Q+A: Lawrence Marnett, PhD
Lawrence Marnett, PhD, University Professor of Biochemistry, Chemistry and Pharmacology and Mary Geddes Stahlman Professor of Cancer Research, is Vanderbilt’s first Dean of Basic Sciences, which comprises four biomedical science departments, eight centers and 18 research cores. Marnett was named dean in April 2016.
Can you please describe a formative moment from your career in science?
After I earned my PhD in chemistry I went to do a post-doc in Stockholm in the lab that discovered prostaglandins. In my first week there I was measuring the oxygen content of a tissue extract and I added a little of the substrate for the enzyme that makes prostaglandins. The oxygen concentration just plummeted, telling me that in 15 seconds all the material I’d added had been converted to products. I remember thinking that organic chemists take months to synthesize prostaglandins, and I just made them in seconds. From then on I was hooked on biochemistry.
What’s distinctive about Vanderbilt’s organizational structure for basic biomedical science?
Basic science departments are struggling at many academic medical centers, due to the pressures on clinical revenue. So at Vanderbilt the decision was made to move the basic sciences organizationally and financially into the University and structure the funds flow so there is a stable, predictable source of support for operations and investment. I think it was a brilliant move. Other institutions have considered this, but they haven’t been able to pull it off.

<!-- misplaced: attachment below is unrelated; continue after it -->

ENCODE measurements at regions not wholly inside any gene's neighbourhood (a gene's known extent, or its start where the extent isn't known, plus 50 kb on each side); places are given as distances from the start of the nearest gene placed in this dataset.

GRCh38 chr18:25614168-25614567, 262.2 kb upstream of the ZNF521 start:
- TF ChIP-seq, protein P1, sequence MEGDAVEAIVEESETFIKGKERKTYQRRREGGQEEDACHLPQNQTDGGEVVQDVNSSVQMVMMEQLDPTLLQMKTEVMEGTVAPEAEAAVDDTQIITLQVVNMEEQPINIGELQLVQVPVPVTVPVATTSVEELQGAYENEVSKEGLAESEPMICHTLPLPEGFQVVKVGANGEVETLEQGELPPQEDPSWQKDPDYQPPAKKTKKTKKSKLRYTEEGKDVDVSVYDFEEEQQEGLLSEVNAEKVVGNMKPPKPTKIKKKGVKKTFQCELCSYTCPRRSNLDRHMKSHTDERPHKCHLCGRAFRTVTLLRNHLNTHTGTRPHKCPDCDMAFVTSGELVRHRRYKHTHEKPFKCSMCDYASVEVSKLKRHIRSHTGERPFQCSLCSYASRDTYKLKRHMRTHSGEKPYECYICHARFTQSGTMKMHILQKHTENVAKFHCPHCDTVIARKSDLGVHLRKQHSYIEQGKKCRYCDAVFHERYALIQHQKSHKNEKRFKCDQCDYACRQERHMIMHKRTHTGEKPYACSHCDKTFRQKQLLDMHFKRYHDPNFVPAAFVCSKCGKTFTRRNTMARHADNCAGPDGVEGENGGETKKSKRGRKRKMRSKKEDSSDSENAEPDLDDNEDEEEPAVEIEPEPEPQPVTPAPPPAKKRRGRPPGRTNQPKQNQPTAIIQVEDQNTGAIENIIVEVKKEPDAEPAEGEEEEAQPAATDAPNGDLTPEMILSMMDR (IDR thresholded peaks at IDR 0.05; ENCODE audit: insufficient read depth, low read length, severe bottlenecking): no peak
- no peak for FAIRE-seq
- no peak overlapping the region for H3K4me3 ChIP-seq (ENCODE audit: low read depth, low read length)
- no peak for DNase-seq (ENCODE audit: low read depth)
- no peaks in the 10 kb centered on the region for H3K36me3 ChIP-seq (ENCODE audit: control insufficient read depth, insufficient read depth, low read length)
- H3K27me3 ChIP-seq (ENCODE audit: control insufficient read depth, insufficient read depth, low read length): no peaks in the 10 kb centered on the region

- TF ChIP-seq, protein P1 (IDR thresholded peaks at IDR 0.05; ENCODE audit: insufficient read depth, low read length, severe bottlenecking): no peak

What dictates the direction of basic biomedical science?
I think first of all it’s what the important questions are. A lot of basic science is driven by curiosity — people trying to understand how things work, but focusing on problems that are important for understanding health and disease. The other driver is technology; technological advances have completely changed the questions that we can ask and the speed at which we get answers.
What’s currently shaping basic biomedical science?
Certainly the ability to sequence DNA rapidly from patient material has transformed the way we can understand how certain diseases like cancer occur. That’s a huge important trend. Revolutionary advances are enabling us to look at molecular complexes in their native state, even sometimes within a cell, and this helps us to understand their function. The ability to translate fundamental discoveries into a diagnostic reagent or a preventive or therapeutic agent is another trend; the technologies that used to be only in industry have now migrated into universities and academic medical centers, so it’s possible to move from discovery to translation in a way that wasn’t possible 25 years ago. And with CRISPR/Cas we’ve converted the machinery that bacteria use to fight off viruses into a tool that enables us to edit genes in their normal genomic location. We can knock out or change gene function, and this represents an extraordinarily powerful strategy for studying basic questions in biology and medicine. In fact, this same technology is moving toward clinical development.